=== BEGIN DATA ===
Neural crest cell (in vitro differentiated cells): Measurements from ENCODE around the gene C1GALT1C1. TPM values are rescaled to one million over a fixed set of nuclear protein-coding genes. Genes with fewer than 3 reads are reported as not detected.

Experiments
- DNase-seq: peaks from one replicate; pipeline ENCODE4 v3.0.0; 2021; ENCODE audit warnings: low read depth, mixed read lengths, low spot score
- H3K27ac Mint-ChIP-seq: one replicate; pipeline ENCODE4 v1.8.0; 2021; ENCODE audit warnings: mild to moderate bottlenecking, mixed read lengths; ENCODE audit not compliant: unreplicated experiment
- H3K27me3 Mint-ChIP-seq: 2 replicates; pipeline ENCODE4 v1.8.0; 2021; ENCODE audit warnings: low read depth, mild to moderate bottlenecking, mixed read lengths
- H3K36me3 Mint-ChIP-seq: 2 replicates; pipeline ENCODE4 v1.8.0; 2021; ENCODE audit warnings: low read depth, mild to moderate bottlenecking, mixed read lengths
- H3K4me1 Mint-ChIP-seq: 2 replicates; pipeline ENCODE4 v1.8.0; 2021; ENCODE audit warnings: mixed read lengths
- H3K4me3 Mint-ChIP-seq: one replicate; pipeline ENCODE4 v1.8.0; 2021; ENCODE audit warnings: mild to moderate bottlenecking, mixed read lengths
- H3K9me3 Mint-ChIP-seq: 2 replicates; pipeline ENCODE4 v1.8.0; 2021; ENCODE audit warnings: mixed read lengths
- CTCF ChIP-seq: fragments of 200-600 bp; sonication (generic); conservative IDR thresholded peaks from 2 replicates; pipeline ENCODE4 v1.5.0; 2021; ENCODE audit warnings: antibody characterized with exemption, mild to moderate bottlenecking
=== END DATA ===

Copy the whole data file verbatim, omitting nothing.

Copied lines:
Neural crest cell (in vitro differentiated cells): Measurements from ENCODE around the gene C1GALT1C1. TPM values are rescaled to one million over a fixed set of nuclear protein-coding genes. Genes with fewer than 3 reads are reported as not detected.

Experiments
- DNase-seq: peaks from one replicate; pipeline ENCODE4 v3.0.0; 2021; ENCODE audit warnings: low read depth, mixed read lengths, low spot score
- H3K27ac Mint-ChIP-seq: one replicate; pipeline ENCODE4 v1.8.0; 2021; ENCODE audit warnings: mild to moderate bottlenecking, mixed read lengths; ENCODE audit not compliant: unreplicated experiment
- H3K27me3 Mint-ChIP-seq: 2 replicates; pipeline ENCODE4 v1.8.0; 2021; ENCODE audit warnings: low read depth, mild to moderate bottlenecking, mixed read lengths
- H3K36me3 Mint-ChIP-seq: 2 replicates; pipeline ENCODE4 v1.8.0; 2021; ENCODE audit warnings: low read depth, mild to moderate bottlenecking, mixed read lengths
- H3K4me1 Mint-ChIP-seq: 2 replicates; pipeline ENCODE4 v1.8.0; 2021; ENCODE audit warnings: mixed read lengths
- H3K4me3 Mint-ChIP-seq: one replicate; pipeline ENCODE4 v1.8.0; 2021; ENCODE audit warnings: mild to moderate bottlenecking, mixed read lengths
- H3K9me3 Mint-ChIP-seq: 2 replicates; pipeline ENCODE4 v1.8.0; 2021; ENCODE audit warnings: mixed read lengths
- CTCF ChIP-seq: fragments of 200-600 bp; sonication (generic); conservative IDR thresholded peaks from 2 replicates; pipeline ENCODE4 v1.5.0; 2021; ENCODE audit warnings: antibody characterized with exemption, mild to moderate bottlenecking